SB 1.2 - The aim of life
Kṛṣṇa expands Himself into innumerable forms. Such expansion of forms is possible by His various energies. His expansions of various forms which take place via the superior internal energies are superior forms, whereas the expansions which take place via the external energies are inferior forms. The living entities who are expanded by His internal potency are eternally liberated persons, whereas those expanded in terms of the material energies are eternally conditioned souls. Therefore all culture of knowledge, austerities, sacrifice and activities should be aimed at changing the quality of influence acting upon us. In the Bhagavad gītā it is said that the mahatmas are under the influence of the internal potency, and they engage in the service of the Lord without deviation. That should be the aim of life. Everyone should engage in the service of the Lord without bothering about karma or jñāna. Nor should one worship the different demigods, who are all simply the assisting hands of the Supreme Lord. Lord Viṣṇu, though in charge of the mode of goodness in the material world is still transcendentally situated. Just as a king may sometimes visit a prison but is never bound by the laws of prison, similarly the Lord is always transcendental to the laws of the material world.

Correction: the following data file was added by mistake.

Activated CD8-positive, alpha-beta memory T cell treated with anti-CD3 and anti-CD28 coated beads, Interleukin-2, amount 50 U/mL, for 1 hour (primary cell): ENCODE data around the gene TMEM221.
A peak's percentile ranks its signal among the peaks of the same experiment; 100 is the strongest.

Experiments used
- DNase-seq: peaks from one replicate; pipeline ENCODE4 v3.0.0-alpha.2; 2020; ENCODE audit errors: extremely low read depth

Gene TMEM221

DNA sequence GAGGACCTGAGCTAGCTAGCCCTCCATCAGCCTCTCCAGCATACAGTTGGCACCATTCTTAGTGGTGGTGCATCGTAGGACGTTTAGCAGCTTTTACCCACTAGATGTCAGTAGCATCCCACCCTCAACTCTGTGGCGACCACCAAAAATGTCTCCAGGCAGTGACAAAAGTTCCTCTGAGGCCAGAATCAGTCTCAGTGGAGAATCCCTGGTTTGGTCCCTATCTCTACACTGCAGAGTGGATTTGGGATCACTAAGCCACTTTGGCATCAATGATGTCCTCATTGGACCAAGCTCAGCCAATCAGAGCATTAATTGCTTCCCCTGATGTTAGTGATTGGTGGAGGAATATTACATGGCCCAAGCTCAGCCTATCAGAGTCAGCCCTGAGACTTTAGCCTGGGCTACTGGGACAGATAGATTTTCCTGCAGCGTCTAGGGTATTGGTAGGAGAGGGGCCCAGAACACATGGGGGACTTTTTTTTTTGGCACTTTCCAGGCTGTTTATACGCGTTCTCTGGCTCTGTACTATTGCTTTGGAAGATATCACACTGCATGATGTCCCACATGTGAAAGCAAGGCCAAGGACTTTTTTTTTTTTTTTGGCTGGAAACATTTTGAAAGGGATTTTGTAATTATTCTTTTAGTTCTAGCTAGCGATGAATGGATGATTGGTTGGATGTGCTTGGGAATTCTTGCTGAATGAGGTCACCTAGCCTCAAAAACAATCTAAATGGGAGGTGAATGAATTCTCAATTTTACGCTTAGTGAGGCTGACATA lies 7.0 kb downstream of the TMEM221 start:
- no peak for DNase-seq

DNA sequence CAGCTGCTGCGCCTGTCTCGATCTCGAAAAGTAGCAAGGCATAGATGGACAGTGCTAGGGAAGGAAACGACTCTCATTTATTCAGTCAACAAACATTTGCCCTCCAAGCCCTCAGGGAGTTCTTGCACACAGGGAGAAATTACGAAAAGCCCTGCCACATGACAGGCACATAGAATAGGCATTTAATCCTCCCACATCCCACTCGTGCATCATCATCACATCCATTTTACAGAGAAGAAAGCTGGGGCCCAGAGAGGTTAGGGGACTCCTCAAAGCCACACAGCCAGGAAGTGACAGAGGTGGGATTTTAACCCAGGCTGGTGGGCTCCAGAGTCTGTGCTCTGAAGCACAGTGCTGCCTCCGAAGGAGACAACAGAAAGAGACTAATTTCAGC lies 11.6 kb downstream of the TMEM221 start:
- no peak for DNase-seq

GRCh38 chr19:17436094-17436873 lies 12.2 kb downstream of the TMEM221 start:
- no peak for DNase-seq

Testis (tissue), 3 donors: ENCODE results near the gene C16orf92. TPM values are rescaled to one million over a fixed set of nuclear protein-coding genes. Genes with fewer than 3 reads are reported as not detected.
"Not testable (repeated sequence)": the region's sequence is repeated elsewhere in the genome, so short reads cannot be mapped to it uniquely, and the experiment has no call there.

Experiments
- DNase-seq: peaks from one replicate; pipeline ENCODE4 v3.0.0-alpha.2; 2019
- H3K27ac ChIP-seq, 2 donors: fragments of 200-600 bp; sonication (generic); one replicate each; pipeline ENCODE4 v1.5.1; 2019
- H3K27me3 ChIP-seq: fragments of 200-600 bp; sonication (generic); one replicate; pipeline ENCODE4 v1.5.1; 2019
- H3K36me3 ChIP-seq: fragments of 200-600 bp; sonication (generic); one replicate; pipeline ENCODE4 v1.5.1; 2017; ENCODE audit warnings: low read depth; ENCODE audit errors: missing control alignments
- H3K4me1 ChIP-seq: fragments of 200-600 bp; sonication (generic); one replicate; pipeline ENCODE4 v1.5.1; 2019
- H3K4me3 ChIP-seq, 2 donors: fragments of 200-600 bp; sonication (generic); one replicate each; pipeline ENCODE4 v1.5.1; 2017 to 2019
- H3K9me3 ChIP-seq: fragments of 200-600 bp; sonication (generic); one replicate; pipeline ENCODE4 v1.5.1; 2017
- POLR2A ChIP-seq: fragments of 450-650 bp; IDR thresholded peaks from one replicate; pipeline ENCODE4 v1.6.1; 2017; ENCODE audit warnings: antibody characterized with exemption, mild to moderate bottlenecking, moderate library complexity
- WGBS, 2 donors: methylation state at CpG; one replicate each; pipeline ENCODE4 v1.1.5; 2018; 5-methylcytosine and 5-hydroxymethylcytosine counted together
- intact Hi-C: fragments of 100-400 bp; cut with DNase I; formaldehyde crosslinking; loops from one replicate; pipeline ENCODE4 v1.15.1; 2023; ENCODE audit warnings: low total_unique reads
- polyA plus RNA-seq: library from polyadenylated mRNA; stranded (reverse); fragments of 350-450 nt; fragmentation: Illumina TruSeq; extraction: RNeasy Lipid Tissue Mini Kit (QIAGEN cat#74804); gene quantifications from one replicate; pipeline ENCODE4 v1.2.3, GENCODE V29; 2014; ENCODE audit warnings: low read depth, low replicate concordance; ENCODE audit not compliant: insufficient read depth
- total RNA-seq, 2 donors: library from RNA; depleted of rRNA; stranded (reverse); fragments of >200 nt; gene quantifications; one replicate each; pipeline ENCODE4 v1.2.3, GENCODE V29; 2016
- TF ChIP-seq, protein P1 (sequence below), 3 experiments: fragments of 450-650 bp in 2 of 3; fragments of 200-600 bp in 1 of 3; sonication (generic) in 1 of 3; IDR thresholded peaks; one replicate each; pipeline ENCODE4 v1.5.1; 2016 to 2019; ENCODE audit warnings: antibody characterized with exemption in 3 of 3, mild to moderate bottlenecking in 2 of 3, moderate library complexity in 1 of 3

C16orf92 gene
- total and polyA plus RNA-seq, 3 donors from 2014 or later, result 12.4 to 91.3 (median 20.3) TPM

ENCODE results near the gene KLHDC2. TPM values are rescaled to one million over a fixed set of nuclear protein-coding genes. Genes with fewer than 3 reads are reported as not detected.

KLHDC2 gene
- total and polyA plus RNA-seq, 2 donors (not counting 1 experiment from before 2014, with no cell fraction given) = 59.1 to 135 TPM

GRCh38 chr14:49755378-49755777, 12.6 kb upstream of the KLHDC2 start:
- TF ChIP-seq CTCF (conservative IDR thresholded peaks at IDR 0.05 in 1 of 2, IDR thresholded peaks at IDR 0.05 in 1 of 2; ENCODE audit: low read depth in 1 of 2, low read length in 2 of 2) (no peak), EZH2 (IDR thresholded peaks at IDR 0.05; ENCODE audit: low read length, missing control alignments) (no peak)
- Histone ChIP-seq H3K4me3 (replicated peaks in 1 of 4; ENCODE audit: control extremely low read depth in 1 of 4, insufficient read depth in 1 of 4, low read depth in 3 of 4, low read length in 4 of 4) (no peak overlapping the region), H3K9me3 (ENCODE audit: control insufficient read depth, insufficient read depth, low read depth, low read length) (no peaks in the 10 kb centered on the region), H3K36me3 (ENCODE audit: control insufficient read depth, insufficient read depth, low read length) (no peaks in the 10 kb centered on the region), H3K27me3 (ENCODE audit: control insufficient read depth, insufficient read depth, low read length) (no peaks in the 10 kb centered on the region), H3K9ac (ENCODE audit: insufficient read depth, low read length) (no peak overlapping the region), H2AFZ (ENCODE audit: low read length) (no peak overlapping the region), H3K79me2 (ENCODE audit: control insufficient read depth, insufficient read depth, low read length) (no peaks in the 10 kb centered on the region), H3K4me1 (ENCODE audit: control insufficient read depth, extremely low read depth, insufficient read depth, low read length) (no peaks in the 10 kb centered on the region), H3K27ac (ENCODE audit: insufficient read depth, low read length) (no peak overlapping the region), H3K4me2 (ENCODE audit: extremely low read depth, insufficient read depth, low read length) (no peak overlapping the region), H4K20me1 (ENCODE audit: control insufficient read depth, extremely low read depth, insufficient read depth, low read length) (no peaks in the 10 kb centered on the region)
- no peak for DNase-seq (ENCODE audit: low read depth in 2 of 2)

Śrīdhara Svāmī states that understanding Vāsudeva is the purpose of the Vedas. If someone asks, ‘Don’t the Vedas describe various yajñas?’ he assures us because all Vedic methods actually aim at Vāsudeva, all sacrifices are performed to please Him. Anticipating the question ‘Don’t the yoga-śāstras describe only yogic activities?” he says that yogic activities are employed to attain Vāsudeva. If someone asks ‘Don’t the jñāna-śāstras describe transcendental knowledge?’, the text here asserts that Vāsudeva is the highest transcendental knowledge. What was said of knowledge may also be said of austerity. In answer to the question ‘Don’t the dharma-śāstras describe pious acts by which one attains Svarga?’ this text says these results ultimately depend on Lord Vāsudeva, because the heavenly planets are manifest from a tiny portion of His transcendental bliss.